Thirty-three year old Tracy Sylvester of Sitka, Alaska

For young fishers, the cost of buying permits to enter the business is often prohibitive, particularly for those who are just starting out and who want to make a career out of fishing, not just make a quick buck.  But now, with the rise of social impact investing and support from philanthropic organizations such as the Walton Family Foundation, Catch Together is building a nationwide network of community fishing permit “banks” that provide low-interest loans to fishermen so that they can lease and eventually buy a fishing permit.

Why This Matters:   Just like any new business, starting a fishing business requires hard work, determination, and agility.  And unlike in the past, fishing businesses also need private capital to get off the ground — or into the water.  They need help to develop business plans and evaluate financing alternatives that are unique to the industry — which is not something that comes naturally to either fishermen or bankers.  Special expertise and a longer-term mindset are needed to ensure the sustainability of natural resource extractive businesses like fishing.  Fish can be a hard asset to use as collateral for a loan — traditional loans are often cost-prohibitive.  So organizations like Catch Together step into the gap, pooling dollars from social impact investors and then making loans to young fishers and also providing business education and regular check-ins to make sure fishermen are meeting their financial and sustainability goals.  Win-win.

Aligning Conservation and Business Benefits Both.

The founder of Catch Together, Paul Parker, expects that providing loans to young fishers become a profitable endeavor, elevating a new generation of fishing business leaders all over the country.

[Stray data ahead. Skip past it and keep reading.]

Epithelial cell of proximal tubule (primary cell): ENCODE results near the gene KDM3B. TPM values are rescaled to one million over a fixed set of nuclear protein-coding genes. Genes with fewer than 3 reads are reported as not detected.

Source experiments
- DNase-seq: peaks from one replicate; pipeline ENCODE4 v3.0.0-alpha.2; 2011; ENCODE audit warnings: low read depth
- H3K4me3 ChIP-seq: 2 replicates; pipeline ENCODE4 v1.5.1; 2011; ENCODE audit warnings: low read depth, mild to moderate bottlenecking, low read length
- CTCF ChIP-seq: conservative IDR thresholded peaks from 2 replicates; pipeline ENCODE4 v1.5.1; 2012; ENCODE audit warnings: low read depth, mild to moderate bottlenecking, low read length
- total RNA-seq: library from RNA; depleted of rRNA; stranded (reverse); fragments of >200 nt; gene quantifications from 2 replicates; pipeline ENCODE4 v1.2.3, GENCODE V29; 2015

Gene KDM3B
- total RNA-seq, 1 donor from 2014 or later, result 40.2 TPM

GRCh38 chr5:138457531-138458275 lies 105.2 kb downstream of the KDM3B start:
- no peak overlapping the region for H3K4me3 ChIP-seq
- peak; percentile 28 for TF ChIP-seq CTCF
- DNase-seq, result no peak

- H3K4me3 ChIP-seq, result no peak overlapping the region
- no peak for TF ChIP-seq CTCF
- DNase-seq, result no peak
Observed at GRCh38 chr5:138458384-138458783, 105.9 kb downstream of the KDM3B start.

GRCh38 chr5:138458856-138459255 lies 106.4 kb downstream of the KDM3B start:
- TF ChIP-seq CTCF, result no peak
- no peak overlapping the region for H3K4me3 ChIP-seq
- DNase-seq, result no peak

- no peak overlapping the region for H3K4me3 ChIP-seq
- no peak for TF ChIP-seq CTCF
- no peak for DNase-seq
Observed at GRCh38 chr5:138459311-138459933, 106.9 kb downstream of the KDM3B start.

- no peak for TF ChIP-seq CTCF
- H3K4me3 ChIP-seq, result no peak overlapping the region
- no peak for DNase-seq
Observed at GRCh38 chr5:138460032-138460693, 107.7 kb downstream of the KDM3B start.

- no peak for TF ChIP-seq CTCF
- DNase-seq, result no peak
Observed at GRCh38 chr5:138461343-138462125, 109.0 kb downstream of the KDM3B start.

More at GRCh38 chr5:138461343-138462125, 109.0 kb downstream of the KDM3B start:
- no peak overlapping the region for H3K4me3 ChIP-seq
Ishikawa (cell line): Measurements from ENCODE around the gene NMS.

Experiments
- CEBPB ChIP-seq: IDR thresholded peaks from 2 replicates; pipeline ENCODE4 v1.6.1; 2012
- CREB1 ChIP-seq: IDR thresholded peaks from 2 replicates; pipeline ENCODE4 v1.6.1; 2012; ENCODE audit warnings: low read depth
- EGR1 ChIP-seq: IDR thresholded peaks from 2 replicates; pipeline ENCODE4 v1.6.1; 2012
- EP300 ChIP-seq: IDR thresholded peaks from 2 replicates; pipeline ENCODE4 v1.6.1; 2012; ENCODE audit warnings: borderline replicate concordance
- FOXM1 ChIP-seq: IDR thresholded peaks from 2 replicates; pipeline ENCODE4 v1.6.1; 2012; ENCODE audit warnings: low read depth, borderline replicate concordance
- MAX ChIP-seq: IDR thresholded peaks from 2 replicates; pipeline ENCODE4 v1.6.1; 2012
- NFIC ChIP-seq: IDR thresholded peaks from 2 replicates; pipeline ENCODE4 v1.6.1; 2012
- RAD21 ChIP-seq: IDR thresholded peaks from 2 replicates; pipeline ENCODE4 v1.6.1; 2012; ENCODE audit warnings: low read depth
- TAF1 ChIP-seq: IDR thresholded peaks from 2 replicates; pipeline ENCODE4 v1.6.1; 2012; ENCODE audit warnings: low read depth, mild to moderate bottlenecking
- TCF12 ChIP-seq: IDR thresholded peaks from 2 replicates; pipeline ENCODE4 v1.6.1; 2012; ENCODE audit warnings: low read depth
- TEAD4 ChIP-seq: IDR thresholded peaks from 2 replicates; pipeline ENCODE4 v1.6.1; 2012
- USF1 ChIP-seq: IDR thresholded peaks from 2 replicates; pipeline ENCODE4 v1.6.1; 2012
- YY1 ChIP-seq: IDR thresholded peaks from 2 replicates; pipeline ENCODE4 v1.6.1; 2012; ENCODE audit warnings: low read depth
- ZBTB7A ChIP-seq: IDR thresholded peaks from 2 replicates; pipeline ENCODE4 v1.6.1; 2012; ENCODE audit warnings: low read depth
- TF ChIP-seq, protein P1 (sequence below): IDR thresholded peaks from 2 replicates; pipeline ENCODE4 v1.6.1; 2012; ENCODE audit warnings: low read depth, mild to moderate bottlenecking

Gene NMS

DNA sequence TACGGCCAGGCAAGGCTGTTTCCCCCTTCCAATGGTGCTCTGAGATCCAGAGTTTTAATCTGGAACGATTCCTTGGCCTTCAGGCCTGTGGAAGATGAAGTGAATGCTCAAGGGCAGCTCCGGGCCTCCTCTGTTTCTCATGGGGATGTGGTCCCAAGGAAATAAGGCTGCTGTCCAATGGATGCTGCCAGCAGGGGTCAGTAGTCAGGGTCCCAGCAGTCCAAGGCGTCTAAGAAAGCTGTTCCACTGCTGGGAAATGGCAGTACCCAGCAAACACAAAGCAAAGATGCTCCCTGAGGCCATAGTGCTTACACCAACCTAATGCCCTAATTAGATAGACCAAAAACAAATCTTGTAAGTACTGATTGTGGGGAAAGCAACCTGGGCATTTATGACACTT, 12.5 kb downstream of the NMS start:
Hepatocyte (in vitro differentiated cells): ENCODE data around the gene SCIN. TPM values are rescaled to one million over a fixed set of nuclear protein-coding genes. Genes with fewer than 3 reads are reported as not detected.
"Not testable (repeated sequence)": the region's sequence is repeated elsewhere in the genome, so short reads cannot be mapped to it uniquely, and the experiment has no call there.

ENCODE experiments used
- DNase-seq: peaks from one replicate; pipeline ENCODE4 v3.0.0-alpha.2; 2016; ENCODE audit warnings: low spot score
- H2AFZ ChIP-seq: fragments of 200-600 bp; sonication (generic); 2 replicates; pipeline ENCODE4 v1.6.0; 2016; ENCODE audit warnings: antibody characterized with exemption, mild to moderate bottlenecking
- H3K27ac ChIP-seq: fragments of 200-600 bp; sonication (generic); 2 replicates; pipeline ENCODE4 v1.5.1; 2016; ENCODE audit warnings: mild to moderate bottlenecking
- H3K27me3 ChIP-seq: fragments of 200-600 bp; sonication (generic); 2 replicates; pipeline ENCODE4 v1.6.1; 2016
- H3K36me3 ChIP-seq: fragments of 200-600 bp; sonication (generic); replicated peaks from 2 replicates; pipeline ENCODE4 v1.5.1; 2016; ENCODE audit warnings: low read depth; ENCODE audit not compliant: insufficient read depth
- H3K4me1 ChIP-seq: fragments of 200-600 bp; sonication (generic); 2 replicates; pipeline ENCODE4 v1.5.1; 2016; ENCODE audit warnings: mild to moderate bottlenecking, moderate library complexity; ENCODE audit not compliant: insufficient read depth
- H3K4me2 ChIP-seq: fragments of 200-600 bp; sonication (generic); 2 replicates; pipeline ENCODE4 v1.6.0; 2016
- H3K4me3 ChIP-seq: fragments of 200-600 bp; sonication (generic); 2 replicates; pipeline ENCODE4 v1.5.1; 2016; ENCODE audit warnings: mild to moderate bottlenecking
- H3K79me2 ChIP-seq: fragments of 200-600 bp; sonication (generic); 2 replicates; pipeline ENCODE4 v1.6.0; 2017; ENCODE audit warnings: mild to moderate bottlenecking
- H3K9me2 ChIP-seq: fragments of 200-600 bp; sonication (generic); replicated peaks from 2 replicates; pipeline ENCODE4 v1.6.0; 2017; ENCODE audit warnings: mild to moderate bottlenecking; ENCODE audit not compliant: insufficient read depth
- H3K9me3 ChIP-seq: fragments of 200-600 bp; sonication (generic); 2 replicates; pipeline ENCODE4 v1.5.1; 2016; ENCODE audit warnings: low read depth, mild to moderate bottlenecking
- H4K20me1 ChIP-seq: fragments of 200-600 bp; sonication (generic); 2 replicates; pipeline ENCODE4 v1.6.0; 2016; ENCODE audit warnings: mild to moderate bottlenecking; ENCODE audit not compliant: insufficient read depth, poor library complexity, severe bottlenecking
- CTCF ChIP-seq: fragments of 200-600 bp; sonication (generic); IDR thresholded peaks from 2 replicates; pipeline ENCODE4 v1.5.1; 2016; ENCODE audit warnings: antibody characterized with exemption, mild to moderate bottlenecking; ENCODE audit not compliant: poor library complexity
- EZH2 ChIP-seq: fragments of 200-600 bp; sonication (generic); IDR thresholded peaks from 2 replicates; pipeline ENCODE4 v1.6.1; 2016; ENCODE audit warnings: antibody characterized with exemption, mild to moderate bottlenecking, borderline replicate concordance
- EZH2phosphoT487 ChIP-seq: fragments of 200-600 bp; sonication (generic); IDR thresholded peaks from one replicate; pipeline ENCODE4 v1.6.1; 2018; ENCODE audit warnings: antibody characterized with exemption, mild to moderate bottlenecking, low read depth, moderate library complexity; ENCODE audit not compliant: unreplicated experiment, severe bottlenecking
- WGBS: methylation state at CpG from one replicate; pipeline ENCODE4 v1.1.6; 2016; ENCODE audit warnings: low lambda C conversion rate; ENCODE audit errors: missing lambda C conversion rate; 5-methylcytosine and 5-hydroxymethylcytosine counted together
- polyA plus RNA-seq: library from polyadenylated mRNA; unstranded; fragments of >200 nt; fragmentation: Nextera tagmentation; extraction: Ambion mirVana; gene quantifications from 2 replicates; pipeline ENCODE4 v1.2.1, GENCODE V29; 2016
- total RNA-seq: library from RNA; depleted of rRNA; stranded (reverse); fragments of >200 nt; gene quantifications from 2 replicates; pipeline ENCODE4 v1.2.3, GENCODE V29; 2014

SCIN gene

• “In a business that once relied solely on hard work, you now need to supplement that with fiscal expertise, data management, an understanding of the regulations and access to capital,” says Parker.
  • “When I moved to Cape Cod, all the fishermen talked about how they used to be the business center, the most respected people in their communities, and we hope to get back to that.”
  • In today’s market, consumers demand to know whether the fish they are buying was sustainably harvested. “My generation is all about knowing where your food comes from,” according to one of the young fishers benefitting from the loans and other support.
  • Catch Together is now working with fishers from Cape Cod, where it began, to the Gulf of Mexico, to Sitka, Alaska — one of the top-10 fishing ports in the country.

The Catch Together loan program also offers an adaptable blueprint for fisheries from Indonesia to Chile, which could help through impact investing abroad, help to bring profitability and long-term sustainability to fishing communities worldwide.

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